At this point in history, it is hardly necessary to document the legitimate--as opposed to the comic--side of composer Peter Schickele, the alter-ego and progenitor of P.D.Q. Bach.
Schickele has been writing music under his own name since long before he created, in the early 1950s, "the last but least" of the offspring of J.S. Bach and first put that offspring and his oddball scores on the stage in 1965.
Among many other works, the 50-year old American composer has created more than a dozen film scores and the score to "Oh! Calcutta!" plus symphonic works and chamber music.
This week, in a one-man show being presented by the Los Angeles Chamber Orchestra Society, Inc., Tuesday night in the Embassy Theatre downtown, Schickele does something new. He offers an evening of his own Cabaret Songs, none of which has been heard here before.
"Some of them are brand-new, some of them are 20 years old," the bearded, Swarthmore- and Juilliard-trained Schickele explained, on the phone from Brooklyn.
"I've been writing these songs for years and years. I would give them to my wife, to my kids, send them to friends, almost like postcards.
"A lot of them are funny, of course, but a lot of them are serious." One of them is a five-minute commencement speech he made at his alma mater, Swarthmore College in Pennsylvania, at a recent graduation.
Another is a song he composed "on the eve of my daughter's ninth birthday," nine years ago. Another is "a song about losing weight. I can't tell you how many friends have asked for the lyrics to that song, to put on their refrigerator doors."
Schickele, who, after two decades of impersonating P.D.Q. Bach, still spends six months a year touring with the music of P.D.Q., says he gives the other half-year to, "Well, I've never liked the term 'serious music'--let's just say I spend the other six months being Peter Schickele."
The longtime New Yorker says doing a one-man show--he accompanies himself on piano--is "not daunting." Indeed, the program Schickele has devised for this occasion ends with a group of Shakespeare-inspired songs the versatile musician has performed successfully for years.
Besides being eclectic, what is the style of these songs? Among other influences, Schickele names the Everly Brothers. But mostly, he says, he would have to put them "in the Paul Simon-John Sebastian tradition."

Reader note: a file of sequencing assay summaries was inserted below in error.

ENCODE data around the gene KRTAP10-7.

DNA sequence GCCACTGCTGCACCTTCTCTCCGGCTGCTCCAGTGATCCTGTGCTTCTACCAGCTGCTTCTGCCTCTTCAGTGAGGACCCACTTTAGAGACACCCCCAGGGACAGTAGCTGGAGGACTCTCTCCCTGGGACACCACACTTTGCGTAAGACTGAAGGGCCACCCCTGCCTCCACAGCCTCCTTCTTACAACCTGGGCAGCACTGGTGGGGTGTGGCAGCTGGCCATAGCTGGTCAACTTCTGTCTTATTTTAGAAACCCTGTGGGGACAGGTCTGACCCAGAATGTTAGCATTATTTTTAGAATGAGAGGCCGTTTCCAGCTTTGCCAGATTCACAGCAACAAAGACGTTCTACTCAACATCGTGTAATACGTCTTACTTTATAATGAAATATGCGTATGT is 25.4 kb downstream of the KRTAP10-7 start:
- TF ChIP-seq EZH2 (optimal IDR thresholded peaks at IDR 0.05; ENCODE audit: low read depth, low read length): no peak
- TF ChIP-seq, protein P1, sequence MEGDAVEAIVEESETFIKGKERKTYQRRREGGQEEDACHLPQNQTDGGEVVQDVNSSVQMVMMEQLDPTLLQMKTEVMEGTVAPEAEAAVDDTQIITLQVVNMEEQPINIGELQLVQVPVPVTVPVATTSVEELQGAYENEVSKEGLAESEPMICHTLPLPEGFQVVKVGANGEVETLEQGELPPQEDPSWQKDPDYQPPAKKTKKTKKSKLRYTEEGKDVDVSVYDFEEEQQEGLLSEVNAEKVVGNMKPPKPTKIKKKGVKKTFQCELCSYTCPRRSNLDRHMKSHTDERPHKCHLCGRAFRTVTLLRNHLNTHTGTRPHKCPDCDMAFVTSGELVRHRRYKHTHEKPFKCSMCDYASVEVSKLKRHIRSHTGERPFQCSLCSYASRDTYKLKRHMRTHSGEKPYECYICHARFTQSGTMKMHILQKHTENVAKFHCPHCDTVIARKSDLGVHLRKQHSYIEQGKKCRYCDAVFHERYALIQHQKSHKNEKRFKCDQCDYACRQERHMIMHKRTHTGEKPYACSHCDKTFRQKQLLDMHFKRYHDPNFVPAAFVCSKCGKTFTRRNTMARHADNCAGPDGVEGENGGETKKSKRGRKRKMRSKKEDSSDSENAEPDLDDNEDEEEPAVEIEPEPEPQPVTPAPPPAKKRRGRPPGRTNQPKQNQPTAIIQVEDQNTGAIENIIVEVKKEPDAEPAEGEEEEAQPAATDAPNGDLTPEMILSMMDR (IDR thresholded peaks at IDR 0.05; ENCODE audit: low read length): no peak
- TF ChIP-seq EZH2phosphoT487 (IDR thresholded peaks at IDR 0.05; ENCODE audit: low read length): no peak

OPERATICALLY: Long Beach Opera begins its eighth season Saturday night with a new production of Mozart's "Abduction from the Seraglio." Staged by Christopher Alden, the opera will be conducted by Nicholas McGegan; among the singers will be Karen Huffstodt, Constance Haumann, Michael Myers, David Eisler and Kenneth Cox. Performances are Saturday at 8 p.m., Dec. 11 at 7:30 p.m., Dec. 13 at 8 p.m. and Dec. 15 at 2 p.m. . . . Meanwhile, at USC Opera, music director Natalie Limonick has scheduled four performances of Haydn's "Orlando Paladino" (in English), Friday and Saturday nights at 8, and next Sunday at 2 and 8 p.m., all in the Bing Theatre on the university campus. Frans Boerlage is stage director, Robert Duerr, guest conductor, and sets, costumes and lighting are the handiwork of Marty Merkley, Hedy Holt and Pamela Rank, respectively. . . .
Charles Ross Perlee conducts a concert reading of a new translation, by David Patrick Pabian, of Engelbert Humperdinck's "Hansel und Gretel," today at 3 p.m. in Altadena Congregational Church, 963 E. Altadena Dr. Among the singers: Cathlyne Talevich, Bonnie Friesen, Carol Berrar Dunn, Marlene Moffett and Christopher Webb. . . . In New York, where Virgil Thomson's third opera, "Lord Byron," has not been seen since its premiere in 1972, "Lord Byron" will be given a "staged concert performance" Saturday night in Alice Tully Hall. This performance will be given by New York Opera Repertory Theatre (NYORT) in Thomson's revised, two-act version, and will be conducted by Leigh Gibbs Gore and staged by Nancy Rhodes, both artistic directors of NYORT.
PEOPLE: Luciano Berio will serve as composer-in-residence at CalArts for the length of the 1986-87 academic year. In addition to his teaching duties--including private instruction to 10 graduate students in composition--the Italian composer will complete at least two works involving student musicians and the electro-acoustic and video facilities at the Valencia conservatory.
Earl Carlyss, currently completing his 20th year as second violinist with the Juilliard String Quartet, will leave that celebrated ensemble on July 1 of next year. He will be replaced by Joel Smirnoff, a member of the Boston Symphony. Carlyss will join the faculty of the Peabody Institute at Johns Hopkins University in Baltimore.
Speaking of Juilliard, the New York conservatory is in the midst of a change of leadership. Gideon Waldrop is stepping down as dean next summer, to be replaced by Bruce MacCombie, an administrator at G. Schirmer music publishers. The Juilliard announcement merely mentions that "Dean Waldrop will retire . . . at the end of June, 1986." Actually, Waldrop will replace John Crosby as president of the rival Manhattan School of Music.